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Around the web, August 1

  • Even as left claims there is no such thing as voter fraud, honest Democratic prosecutors in Mississippi use DNA evidence to convict NAACP official stuffing absentee ballot boxes with dead voters. [Daily Caller; earlier on POL]
  • Montana Supreme Court: aluminum-bat manufacturer on hook for $850,000 for failure to warn—though the injured plaintiff wasn't the person who purchased the bat or would've seen the warning. [Wajert; Fisher @ Forbes; Patch v. Hillerich & Bradsby Co.; earlier on POL]
  • The problem of lack of demand-side regulation: Ribstein on Yockey on the FCPA: "The article paints a classic picture of over-criminalization in action and how a poorly designed and over-enforced law is crippling U.S. firms ability to compete internationally." [Ribstein; SSRN]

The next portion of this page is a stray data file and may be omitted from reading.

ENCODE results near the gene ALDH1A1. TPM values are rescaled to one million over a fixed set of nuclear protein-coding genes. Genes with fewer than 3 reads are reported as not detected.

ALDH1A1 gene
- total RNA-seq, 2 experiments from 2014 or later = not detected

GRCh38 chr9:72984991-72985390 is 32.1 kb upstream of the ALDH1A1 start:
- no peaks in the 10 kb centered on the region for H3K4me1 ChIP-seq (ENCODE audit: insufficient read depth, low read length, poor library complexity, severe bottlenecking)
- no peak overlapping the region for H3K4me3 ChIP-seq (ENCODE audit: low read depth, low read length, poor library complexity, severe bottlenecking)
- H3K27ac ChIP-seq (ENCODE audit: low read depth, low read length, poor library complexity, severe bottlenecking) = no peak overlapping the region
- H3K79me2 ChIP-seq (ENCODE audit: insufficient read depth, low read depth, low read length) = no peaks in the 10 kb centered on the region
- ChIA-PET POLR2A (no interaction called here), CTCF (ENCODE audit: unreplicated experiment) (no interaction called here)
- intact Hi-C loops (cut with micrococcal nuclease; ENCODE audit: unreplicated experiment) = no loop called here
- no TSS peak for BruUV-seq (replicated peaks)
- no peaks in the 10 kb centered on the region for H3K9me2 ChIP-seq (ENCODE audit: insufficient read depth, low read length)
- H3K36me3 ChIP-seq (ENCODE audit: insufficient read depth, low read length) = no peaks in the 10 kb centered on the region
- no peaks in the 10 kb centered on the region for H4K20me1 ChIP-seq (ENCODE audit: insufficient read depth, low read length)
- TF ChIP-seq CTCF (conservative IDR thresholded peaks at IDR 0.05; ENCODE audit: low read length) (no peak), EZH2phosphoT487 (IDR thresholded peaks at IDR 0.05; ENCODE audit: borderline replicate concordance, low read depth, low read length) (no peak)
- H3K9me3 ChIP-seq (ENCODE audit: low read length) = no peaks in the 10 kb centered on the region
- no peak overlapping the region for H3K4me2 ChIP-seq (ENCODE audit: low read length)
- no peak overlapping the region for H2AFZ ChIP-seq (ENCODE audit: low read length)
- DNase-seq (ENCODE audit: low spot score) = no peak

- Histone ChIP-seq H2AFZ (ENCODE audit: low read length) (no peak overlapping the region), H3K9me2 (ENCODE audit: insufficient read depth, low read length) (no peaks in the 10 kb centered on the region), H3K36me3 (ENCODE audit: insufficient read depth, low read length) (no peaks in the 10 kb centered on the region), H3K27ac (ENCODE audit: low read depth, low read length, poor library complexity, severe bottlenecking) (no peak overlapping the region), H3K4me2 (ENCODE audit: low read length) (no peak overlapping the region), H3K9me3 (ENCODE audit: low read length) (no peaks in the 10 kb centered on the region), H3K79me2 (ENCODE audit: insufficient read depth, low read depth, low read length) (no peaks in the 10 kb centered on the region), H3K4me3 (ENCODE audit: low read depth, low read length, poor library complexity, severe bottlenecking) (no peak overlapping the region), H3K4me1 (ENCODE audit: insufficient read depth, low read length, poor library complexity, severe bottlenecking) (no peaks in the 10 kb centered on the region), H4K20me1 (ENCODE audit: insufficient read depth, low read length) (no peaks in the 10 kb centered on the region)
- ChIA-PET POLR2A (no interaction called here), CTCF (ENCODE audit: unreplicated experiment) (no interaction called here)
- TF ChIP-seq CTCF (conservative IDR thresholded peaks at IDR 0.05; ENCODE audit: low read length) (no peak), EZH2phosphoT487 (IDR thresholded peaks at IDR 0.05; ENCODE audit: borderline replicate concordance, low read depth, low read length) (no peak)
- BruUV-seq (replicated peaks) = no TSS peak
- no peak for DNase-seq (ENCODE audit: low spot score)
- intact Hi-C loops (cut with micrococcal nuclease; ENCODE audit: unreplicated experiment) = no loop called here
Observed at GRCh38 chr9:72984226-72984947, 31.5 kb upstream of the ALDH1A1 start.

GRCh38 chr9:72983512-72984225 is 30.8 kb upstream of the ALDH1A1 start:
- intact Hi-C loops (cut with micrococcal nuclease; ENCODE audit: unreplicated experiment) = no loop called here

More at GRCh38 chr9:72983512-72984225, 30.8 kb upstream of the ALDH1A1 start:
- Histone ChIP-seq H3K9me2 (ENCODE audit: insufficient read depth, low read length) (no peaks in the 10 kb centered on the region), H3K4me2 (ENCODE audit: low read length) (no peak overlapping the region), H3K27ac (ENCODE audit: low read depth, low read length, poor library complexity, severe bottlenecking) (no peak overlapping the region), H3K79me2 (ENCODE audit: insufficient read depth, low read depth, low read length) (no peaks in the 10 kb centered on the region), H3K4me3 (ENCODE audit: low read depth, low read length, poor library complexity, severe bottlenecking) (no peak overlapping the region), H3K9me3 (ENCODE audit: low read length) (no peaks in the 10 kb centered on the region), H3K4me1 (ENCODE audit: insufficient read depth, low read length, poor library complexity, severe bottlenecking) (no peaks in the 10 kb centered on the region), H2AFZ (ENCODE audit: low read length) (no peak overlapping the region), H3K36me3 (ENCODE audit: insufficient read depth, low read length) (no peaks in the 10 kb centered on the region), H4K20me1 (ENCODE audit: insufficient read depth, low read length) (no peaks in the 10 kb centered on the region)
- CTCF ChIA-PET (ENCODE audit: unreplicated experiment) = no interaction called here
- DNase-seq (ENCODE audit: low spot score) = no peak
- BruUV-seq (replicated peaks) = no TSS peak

• Related: ILR critical of WaPo denigration of FCPA reform efforts. [WaPo]
  • Government wants Internet providers to spy on your browsing history for them. [Sanchez @ NYPost]
  • Say what you will about Nancy Grace, but she's at least willing to file a Rule 11 motion; efforts in the House to return teeth to Rule 11 are probably doomed, though. [Frankel; OL]
  • Who's suing whom in the mobile phone market, graphically represented. [Lowering the Bar]
  • "Hilton guest makes federal case of 75-cent paper" [SF Chronicle (h/t N.M.); Gawker]
  • September 11 didn't create waves of PTSD; perhaps vindicating my 2008 testimony. [Bader; NYT]
  • Debt-ceiling bill not so much a "sugar-coated Satan sandwich" as a lot of sound and fury over nothing. [Barro; related: de Rugy]

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Rafael Mangual
Project Manager,
Legal Policy

Manhattan Institute


Published by the Manhattan Institute

The Manhattan Insitute's Center for Legal Policy.